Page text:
Once you track it down, you should post pictures on your blog! (Or contact me if you’re interested in posting on here). :)

  5. Ginger
    January 15, 2013 at 6:56 am (12 years ago)

    I love this post! I wish it had been around when I was first getting into vintage – most people just seem to freeze. :) I’d love to have a nice wool slip or petticoat.

    • Lauren
      January 17, 2013 at 12:02 pm (12 years ago)

      I know! I was so clueless. As I get more period sources I certainly am learning more about what to wear in certain weather circumstances.
      I agree- a wool slip or petticoat would be so toasty warm!

  6. Stephanie
    January 15, 2013 at 7:02 am (12 years ago)

    I hate being cold so I’d welcome some warm underwear like these! I generally wear tights and leggings under my dresses in the winter to keep warm (and sometimes under my pants too! lol)

  7. Kate-Em
    January 15, 2013 at 7:31 am (12 years ago)

    I found this post and the discussion really interesting. Good to see all that original underwear. I have several knitted undies patterns, might try one when I have the time and patience to deal with the tiny needles and fine yarn that they are made with. It must have taken people ages to make their undies. How many sets would they have had?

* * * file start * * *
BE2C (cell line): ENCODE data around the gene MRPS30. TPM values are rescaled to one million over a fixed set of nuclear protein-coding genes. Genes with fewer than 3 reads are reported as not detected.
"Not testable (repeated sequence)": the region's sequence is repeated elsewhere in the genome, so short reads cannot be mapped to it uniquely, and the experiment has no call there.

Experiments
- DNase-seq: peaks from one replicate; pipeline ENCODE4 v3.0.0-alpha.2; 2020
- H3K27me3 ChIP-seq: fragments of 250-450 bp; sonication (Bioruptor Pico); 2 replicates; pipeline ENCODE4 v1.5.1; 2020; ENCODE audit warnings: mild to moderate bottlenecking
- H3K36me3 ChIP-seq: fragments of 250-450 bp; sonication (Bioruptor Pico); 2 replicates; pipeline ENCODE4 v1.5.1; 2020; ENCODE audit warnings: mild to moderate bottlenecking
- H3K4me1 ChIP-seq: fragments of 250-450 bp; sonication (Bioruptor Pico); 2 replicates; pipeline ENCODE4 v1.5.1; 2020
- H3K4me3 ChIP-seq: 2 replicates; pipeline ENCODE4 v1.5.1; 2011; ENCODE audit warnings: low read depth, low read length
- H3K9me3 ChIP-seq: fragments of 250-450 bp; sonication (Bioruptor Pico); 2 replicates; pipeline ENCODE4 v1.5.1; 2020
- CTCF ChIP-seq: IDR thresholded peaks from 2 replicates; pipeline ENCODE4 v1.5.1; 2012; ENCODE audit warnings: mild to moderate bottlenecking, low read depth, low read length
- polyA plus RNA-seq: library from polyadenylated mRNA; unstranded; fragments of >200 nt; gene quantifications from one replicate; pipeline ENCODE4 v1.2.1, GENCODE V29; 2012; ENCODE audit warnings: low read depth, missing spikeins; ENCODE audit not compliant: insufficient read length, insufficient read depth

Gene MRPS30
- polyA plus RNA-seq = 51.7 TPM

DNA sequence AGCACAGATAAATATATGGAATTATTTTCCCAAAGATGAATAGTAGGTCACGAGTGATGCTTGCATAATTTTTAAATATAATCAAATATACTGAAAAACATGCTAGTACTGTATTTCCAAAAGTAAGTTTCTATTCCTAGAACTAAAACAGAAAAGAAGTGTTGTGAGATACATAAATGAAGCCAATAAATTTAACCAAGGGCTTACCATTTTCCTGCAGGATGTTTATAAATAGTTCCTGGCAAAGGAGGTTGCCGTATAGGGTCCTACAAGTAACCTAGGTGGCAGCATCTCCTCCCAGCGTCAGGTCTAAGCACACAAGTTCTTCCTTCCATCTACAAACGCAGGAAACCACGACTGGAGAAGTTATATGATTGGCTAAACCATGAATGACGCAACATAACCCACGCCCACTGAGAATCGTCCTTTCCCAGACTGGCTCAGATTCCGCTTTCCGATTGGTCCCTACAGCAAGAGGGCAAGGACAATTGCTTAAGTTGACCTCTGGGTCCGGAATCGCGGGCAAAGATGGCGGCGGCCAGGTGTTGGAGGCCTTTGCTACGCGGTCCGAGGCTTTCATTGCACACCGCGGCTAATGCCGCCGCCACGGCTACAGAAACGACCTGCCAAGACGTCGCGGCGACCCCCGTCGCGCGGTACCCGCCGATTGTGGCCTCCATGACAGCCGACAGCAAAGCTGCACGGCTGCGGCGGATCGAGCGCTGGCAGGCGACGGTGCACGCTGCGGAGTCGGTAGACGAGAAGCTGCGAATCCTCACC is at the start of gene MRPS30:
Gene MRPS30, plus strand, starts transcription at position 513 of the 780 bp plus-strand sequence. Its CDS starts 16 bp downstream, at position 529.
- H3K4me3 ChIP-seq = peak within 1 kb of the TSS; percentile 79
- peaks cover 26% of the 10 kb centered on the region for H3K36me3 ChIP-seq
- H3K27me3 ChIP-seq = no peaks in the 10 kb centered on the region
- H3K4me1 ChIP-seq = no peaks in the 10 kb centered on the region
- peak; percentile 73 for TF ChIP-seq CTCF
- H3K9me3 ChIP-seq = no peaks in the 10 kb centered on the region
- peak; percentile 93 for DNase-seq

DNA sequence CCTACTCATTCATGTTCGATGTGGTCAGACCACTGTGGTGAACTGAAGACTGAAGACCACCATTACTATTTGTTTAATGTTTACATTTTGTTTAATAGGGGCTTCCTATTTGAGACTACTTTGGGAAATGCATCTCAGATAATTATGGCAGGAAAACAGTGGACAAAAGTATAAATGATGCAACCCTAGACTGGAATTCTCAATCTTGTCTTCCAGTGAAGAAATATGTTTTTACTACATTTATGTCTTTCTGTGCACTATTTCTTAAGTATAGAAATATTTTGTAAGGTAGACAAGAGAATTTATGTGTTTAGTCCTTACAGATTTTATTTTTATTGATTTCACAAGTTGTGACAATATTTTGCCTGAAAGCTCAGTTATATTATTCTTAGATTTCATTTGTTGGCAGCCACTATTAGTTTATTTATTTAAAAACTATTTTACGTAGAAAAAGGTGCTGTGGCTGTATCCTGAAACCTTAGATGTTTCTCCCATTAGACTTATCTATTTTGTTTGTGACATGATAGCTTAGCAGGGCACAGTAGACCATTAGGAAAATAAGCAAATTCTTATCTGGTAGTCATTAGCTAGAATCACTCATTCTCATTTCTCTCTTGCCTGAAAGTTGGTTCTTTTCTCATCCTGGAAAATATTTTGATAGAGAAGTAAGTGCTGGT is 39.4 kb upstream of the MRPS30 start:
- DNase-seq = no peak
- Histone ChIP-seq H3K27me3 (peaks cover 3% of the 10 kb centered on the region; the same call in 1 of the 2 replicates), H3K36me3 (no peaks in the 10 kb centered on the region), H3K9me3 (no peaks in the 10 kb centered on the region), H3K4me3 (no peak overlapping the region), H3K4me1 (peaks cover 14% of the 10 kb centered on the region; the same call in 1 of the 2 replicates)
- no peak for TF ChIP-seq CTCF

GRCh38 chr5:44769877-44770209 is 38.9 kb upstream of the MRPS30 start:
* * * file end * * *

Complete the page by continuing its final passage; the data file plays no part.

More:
• Lauren
      January 17, 2013 at 12:07 pm (12 years ago)

      That’s a great question, Kate-Em!
      I’m guessing they wouldn’t have had as many as we would have thought. In several period articles I’ve read that a lady should wash her underthings once a week! So I would guess probably two or three sets per winter.

      In the WAC/WAAC list of Government Issue articles of clothing for WWII it lists 4 pairs each of summer and winter panties. I think that’s a good guess for what were the minimum standard. Find out more info here:

      If I was living back then, I think I would have ordered from a mail order catalog ready-to-wear rather than knit my own! LOL! I’m such a slow knitter, especially when I know that the finished article would never be seen!

  8. Robin's Egg Bleu
    January 15, 2013 at 8:23 am (12 years ago)

    I’ve been working at in the San Diego back country at our new museum, the Warner-Carrillo Ranch House. LORDY is it freezing out there. An adobe really holds in the cold. Our gallon of lamp oil froze as did the oil in our lamps and we couldn’t light them the other day.